1/2 c. vegetable or chicken stock

1 Tbsp. maple syrup

1 Tsp. soy sauce

Split baby bok choy in half. Clean thoroughly under running water or soak in a bowl of cold water.  Melt butter in large skillet.  Add oil and pepper flakes (if using).  Stir in stock, syrup and soy sauce.  Taste and adjust to taste as needed.  Place bok choy cut side down in pan and cover.  Cook for 3 – 4 minutes.  Turn over bok choy, cover again, and cook an additional 3 – 4 minutes.  Cook until desired tenderness is reached.



Most of us don’t love just snacking on storage apples.  While they have their many honored and practical uses, they can lack a little appeal for snacking.  Here are a number of suggested recipes for your Rome apples.  See which suits you best.  And let us know what you chose to do with your apples!

Smitten Kitchen has Grandmothers of Sils’ Apple and Yogurt Cake

Simply Recipes offers up Apple Walnut Gorgonzola Turnovers Recipe and Apple Chicken Quesadillas.

Pinch my Salt has a No Fear Apple Pie



If you aren’t familiar with ramps be sure to do some reading up about them.  In short, a ramp is is an early spring vegetable, a perennial wild onion with a strong garlic-like odor and a pronounced onion flavor. Ramps are found across North America, from the U.S. state of South Carolina to Canada. They are popular in the cuisines of the rural upland South and in the Canadian province of Quebec. Ramps also have a growing popularity in upscale restaurants throughout North America.

Try this tasty ramp pesto recipe or grill them and throw them on a pizza!


Customer Support Job Posting

Our great friends at Small Farm Central are looking to fill a Customer Support position.  We thought that our foodie, often tech-savvy members might be interested.  Click here to take a peek at the posting!


Food Preservation Classes Offered

Ever have more vegetables or fruit than you can eat?  Are you interested in the learning how to preserve food safely?  Penn State Extension-Allegheny County is now offering a series of food preservation classes, using up-to-date research-based information.  Each class will be composed of formal instruction, an actual preserving demonstration, samples, and recipes.  Your instructor will be Penn State – Master Food Preserver, Susan Marquesen.

Thursday, April 19

Sweet Things—Jams, Jellies and Preserves

Buffalo Inn, South Park

Thursday, May 10

Drying and Freezing

The Lodge at North Park

Thursday, May 24

Pressure Canning

Wilkins School Community Center, Regent Square

Thursday, August 9

Pickles, Relishes and Salsas

Wilkins School Community Center, Regent Square

Thursday, September 20

Fall Fruits—Tomatoes, Pears and Apples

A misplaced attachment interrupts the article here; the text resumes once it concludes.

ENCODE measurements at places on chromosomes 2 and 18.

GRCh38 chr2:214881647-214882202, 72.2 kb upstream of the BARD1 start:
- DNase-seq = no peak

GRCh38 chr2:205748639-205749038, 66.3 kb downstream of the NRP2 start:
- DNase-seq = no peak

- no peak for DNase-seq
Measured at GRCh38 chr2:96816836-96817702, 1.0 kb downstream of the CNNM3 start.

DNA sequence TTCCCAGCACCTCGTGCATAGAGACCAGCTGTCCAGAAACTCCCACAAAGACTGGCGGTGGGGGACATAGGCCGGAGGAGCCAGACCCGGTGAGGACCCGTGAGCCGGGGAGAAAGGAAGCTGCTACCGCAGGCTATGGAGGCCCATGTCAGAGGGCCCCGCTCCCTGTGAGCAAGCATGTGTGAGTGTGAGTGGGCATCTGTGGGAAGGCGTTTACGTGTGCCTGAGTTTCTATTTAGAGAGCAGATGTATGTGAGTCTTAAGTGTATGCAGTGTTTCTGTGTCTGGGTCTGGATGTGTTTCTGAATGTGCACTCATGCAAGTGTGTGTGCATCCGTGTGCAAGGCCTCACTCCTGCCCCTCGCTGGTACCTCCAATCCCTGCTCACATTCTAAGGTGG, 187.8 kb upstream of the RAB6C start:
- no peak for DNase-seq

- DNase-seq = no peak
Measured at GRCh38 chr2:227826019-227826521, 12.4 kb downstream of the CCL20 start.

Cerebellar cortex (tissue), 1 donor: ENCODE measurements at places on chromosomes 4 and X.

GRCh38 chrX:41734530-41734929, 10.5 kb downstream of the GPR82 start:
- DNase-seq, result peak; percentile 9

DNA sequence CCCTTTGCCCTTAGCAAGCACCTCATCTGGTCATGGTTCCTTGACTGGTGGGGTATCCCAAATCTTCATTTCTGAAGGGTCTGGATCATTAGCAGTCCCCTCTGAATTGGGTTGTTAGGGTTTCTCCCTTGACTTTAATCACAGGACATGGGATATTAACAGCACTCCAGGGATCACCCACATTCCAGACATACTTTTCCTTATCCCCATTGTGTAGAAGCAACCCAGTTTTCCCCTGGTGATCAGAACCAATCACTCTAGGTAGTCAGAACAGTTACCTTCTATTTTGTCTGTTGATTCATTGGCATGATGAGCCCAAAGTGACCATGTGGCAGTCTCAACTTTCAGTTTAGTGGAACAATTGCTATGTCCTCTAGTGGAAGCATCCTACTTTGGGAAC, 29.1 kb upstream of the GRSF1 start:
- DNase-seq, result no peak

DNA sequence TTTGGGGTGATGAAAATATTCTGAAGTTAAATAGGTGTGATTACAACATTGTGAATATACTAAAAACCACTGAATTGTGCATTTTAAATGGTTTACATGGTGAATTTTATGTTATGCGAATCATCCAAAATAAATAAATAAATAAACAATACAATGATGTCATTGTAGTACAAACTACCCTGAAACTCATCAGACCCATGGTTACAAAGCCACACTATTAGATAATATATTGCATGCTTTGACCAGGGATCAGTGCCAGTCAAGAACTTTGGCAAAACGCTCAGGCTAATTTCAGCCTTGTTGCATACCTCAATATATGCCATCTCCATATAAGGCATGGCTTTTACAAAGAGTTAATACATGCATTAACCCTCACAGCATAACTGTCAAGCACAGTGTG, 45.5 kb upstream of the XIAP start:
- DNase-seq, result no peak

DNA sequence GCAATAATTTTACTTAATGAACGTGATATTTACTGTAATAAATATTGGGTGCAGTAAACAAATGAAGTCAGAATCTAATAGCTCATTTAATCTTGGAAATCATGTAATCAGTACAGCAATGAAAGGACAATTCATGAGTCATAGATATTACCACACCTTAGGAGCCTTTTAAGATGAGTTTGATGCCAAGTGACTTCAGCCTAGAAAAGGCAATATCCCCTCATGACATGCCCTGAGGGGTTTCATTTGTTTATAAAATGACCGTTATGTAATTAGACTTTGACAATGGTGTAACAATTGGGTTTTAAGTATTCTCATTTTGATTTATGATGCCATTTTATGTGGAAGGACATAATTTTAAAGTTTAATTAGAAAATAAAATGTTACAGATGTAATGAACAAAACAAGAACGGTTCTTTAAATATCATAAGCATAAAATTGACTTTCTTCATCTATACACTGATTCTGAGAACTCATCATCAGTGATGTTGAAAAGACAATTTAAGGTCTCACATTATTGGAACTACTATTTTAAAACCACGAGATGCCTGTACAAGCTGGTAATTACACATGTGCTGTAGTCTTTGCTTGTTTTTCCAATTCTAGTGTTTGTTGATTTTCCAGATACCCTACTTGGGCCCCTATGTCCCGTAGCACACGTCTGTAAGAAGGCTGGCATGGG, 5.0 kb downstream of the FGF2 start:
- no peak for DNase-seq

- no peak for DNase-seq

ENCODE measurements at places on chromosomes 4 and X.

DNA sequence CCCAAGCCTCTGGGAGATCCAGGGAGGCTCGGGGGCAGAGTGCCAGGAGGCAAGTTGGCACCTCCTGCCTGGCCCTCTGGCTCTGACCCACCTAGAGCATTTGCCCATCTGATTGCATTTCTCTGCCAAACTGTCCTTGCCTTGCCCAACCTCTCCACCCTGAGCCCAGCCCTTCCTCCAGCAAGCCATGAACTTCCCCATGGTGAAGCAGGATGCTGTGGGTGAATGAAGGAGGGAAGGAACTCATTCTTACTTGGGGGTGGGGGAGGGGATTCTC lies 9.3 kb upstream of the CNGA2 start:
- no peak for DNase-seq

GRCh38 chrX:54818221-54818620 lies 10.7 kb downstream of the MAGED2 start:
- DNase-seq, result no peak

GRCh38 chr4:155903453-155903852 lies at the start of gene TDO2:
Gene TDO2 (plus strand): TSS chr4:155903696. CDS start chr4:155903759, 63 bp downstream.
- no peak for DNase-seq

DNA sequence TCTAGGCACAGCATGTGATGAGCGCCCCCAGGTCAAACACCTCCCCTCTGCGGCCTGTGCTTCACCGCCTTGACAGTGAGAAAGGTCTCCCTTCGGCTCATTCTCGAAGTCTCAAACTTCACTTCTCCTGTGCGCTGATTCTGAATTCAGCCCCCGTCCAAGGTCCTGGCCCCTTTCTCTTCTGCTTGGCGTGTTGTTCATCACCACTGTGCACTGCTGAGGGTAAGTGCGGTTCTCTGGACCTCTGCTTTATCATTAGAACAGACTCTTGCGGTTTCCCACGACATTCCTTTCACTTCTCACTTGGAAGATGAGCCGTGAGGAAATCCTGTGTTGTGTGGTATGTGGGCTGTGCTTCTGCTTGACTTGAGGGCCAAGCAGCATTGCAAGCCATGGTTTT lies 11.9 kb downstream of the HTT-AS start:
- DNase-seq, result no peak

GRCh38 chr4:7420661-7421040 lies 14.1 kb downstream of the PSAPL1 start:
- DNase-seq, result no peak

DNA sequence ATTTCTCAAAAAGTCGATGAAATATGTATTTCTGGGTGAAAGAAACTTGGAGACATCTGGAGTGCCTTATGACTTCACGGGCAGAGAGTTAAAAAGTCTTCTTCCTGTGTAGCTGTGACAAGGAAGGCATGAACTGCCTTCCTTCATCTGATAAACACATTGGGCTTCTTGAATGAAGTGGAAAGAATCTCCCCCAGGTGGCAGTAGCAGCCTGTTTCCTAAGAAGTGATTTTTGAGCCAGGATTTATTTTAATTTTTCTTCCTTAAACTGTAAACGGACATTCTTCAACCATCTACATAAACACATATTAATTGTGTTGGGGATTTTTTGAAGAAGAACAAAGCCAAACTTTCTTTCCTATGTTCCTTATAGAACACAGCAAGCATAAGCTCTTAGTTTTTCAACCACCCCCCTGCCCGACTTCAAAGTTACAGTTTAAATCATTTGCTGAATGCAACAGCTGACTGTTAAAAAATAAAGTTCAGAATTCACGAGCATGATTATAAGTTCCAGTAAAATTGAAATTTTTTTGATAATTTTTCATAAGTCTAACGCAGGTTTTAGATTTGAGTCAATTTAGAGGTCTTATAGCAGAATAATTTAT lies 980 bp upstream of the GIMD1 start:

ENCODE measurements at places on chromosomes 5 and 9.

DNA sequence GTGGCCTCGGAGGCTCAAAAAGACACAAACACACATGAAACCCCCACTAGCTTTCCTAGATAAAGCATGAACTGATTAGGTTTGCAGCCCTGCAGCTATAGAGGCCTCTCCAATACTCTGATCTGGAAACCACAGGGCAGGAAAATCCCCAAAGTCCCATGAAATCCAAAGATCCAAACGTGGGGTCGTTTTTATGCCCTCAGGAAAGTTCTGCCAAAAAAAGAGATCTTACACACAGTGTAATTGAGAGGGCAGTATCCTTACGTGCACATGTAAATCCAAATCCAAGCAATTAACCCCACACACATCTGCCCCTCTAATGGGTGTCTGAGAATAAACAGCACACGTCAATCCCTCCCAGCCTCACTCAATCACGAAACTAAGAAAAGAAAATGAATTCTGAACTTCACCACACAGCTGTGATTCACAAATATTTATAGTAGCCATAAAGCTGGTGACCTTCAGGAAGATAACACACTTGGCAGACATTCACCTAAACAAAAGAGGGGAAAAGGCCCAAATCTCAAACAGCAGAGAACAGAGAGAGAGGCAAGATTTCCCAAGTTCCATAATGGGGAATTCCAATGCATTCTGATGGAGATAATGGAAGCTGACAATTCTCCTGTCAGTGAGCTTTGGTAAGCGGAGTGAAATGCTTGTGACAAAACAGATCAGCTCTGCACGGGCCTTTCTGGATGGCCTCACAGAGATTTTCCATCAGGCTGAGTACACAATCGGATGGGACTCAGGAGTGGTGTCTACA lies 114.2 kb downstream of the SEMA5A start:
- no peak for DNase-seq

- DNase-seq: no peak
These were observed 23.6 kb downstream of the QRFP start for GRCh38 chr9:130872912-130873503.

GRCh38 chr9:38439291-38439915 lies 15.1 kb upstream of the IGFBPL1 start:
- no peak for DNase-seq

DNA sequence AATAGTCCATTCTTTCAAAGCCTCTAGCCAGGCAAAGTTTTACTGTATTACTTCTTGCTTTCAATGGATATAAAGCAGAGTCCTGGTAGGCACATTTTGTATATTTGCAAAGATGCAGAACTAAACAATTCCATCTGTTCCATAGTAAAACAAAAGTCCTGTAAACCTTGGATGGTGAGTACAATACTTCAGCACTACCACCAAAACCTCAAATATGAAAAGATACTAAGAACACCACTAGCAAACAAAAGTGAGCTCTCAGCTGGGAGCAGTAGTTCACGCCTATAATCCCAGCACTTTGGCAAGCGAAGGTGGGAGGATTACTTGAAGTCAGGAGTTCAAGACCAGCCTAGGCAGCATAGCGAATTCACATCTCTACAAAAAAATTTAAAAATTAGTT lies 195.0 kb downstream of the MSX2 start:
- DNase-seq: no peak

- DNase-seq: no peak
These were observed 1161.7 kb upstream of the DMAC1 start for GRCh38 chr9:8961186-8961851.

Buffalo Inn, South Park

Please note: all classes will meet from 6:30 to 8:30 p.m.

Registration is $20 per class, or $85 for all 5 sessions.

Make checks payable to Penn State Extension, include your contact information and the session/s you are registering for, then mail to:

Penn State Extension-Allegheny County

400 North Lexington Street, 3rd Floor

Pittsburgh, PA  15208


  1. Hot Dang! I made the recipe for the bac choi and the turnips, and while the turnips didn’t come out “glazed” they did turn out awesome. Ramps and potatoes are gonna be on a pizza tomorrow and the apples are awaiting a crisp, and the mint is going into tea. So excited for the season!

  2. Some of the potatoes went into a simple potato salad (potatoes, horseradish mustard, mayo, salt, pepper, nutmeg) — transformed by the addition of those super-fresh chives. Some went into potato pancakes (mashed potatoes, beaten egg, flour, bread crumbs), which I ate with some homemade applesauce (always so much better than the store-bought kind). To make the applesauce, I peeled, cored and sliced 8 apples (about half the bag) and tossed them in a mixture of melted butter, lemon juice, brown sugar, apple juice and pumpkin pie spice (cinnamon, ginger, nutmeg, allspice), then roasted in a 350 degree oven for about an hour (until nice and soft) and mashed. OMG, I should have done the whole bag! Bok choi brightened up some minestrone soup, served alongside the bread and cheese you sent. Still haven’t done anything with the turnips yet. The only failure (which was entirely my own) was the ramps — I tried to make a ramp pesto, but I over-salted it, entirely obscuring the flavor. I’m really hoping I get a second chance with ramps this week… Thanks, Penn’s Corner, for giving our kitchen a much-needed springtime kick in the pants!